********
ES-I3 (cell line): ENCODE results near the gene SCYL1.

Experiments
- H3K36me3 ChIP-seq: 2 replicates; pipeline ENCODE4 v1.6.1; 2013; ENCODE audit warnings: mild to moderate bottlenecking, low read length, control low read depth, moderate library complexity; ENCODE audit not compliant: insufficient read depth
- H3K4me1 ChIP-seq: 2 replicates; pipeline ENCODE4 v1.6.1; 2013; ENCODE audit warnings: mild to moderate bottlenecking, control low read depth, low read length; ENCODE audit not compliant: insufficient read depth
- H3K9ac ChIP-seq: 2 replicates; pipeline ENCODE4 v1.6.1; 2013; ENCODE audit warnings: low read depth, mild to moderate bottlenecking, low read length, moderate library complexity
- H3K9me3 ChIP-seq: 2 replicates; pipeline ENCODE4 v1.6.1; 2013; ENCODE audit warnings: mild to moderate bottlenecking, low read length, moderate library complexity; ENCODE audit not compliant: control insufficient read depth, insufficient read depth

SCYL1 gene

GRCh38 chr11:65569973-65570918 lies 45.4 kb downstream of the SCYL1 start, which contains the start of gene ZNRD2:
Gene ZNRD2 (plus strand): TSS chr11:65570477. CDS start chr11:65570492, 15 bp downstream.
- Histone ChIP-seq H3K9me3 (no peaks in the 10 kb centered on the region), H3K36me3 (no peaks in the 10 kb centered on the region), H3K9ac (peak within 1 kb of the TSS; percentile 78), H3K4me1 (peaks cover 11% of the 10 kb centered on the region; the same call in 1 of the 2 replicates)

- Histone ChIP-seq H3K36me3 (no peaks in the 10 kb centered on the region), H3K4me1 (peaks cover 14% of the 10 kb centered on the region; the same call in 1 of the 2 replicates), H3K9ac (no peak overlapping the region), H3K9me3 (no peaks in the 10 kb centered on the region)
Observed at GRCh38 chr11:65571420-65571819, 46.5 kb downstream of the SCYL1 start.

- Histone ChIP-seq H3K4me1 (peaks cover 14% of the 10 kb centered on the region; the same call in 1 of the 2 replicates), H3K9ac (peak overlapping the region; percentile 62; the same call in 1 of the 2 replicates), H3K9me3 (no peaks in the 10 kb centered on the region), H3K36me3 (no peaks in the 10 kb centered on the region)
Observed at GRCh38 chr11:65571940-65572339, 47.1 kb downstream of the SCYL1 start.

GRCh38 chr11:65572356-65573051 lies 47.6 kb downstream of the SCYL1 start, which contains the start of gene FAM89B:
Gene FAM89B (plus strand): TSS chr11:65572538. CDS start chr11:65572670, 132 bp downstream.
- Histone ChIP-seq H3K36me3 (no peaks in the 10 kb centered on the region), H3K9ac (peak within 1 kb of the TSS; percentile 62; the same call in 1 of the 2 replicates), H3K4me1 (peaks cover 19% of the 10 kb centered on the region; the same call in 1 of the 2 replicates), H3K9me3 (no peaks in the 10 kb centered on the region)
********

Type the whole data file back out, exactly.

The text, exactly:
ES-I3 (cell line): ENCODE results near the gene SCYL1.

Experiments
- H3K36me3 ChIP-seq: 2 replicates; pipeline ENCODE4 v1.6.1; 2013; ENCODE audit warnings: mild to moderate bottlenecking, low read length, control low read depth, moderate library complexity; ENCODE audit not compliant: insufficient read depth
- H3K4me1 ChIP-seq: 2 replicates; pipeline ENCODE4 v1.6.1; 2013; ENCODE audit warnings: mild to moderate bottlenecking, control low read depth, low read length; ENCODE audit not compliant: insufficient read depth
- H3K9ac ChIP-seq: 2 replicates; pipeline ENCODE4 v1.6.1; 2013; ENCODE audit warnings: low read depth, mild to moderate bottlenecking, low read length, moderate library complexity
- H3K9me3 ChIP-seq: 2 replicates; pipeline ENCODE4 v1.6.1; 2013; ENCODE audit warnings: mild to moderate bottlenecking, low read length, moderate library complexity; ENCODE audit not compliant: control insufficient read depth, insufficient read depth

SCYL1 gene

GRCh38 chr11:65569973-65570918 lies 45.4 kb downstream of the SCYL1 start, which contains the start of gene ZNRD2:
Gene ZNRD2 (plus strand): TSS chr11:65570477. CDS start chr11:65570492, 15 bp downstream.
- Histone ChIP-seq H3K9me3 (no peaks in the 10 kb centered on the region), H3K36me3 (no peaks in the 10 kb centered on the region), H3K9ac (peak within 1 kb of the TSS; percentile 78), H3K4me1 (peaks cover 11% of the 10 kb centered on the region; the same call in 1 of the 2 replicates)

- Histone ChIP-seq H3K36me3 (no peaks in the 10 kb centered on the region), H3K4me1 (peaks cover 14% of the 10 kb centered on the region; the same call in 1 of the 2 replicates), H3K9ac (no peak overlapping the region), H3K9me3 (no peaks in the 10 kb centered on the region)
Observed at GRCh38 chr11:65571420-65571819, 46.5 kb downstream of the SCYL1 start.

- Histone ChIP-seq H3K4me1 (peaks cover 14% of the 10 kb centered on the region; the same call in 1 of the 2 replicates), H3K9ac (peak overlapping the region; percentile 62; the same call in 1 of the 2 replicates), H3K9me3 (no peaks in the 10 kb centered on the region), H3K36me3 (no peaks in the 10 kb centered on the region)
Observed at GRCh38 chr11:65571940-65572339, 47.1 kb downstream of the SCYL1 start.

GRCh38 chr11:65572356-65573051 lies 47.6 kb downstream of the SCYL1 start, which contains the start of gene FAM89B:
Gene FAM89B (plus strand): TSS chr11:65572538. CDS start chr11:65572670, 132 bp downstream.
- Histone ChIP-seq H3K36me3 (no peaks in the 10 kb centered on the region), H3K9ac (peak within 1 kb of the TSS; percentile 62; the same call in 1 of the 2 replicates), H3K4me1 (peaks cover 19% of the 10 kb centered on the region; the same call in 1 of the 2 replicates), H3K9me3 (no peaks in the 10 kb centered on the region)